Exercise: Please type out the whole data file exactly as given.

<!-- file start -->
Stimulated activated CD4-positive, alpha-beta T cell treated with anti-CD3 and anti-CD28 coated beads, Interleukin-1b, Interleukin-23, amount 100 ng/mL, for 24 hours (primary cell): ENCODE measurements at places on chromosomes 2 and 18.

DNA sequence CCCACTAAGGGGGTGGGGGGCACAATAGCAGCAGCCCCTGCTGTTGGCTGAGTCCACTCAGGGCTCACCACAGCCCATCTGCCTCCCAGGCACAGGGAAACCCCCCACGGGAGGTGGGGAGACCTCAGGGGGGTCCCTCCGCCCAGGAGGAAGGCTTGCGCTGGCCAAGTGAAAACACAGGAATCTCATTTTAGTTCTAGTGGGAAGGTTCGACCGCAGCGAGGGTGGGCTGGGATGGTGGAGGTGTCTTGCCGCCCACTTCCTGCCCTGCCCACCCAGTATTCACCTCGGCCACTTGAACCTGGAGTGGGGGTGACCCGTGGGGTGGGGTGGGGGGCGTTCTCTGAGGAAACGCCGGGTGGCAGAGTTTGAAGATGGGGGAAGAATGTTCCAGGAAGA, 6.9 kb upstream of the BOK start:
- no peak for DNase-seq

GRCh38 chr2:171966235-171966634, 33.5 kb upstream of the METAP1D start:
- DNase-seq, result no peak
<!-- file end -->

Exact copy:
Stimulated activated CD4-positive, alpha-beta T cell treated with anti-CD3 and anti-CD28 coated beads, Interleukin-1b, Interleukin-23, amount 100 ng/mL, for 24 hours (primary cell): ENCODE measurements at places on chromosomes 2 and 18.

DNA sequence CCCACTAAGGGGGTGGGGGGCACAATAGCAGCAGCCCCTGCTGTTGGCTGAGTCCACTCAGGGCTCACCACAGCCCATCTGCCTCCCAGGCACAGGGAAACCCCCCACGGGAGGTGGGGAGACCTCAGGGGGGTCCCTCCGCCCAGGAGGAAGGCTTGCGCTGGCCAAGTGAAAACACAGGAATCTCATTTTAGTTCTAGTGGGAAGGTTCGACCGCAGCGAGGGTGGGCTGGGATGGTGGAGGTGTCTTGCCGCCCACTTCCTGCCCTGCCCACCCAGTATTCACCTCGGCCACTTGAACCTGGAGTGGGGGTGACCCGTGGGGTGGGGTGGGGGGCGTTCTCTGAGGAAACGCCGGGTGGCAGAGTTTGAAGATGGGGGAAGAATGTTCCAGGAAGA, 6.9 kb upstream of the BOK start:
- no peak for DNase-seq

GRCh38 chr2:171966235-171966634, 33.5 kb upstream of the METAP1D start:
- DNase-seq, result no peak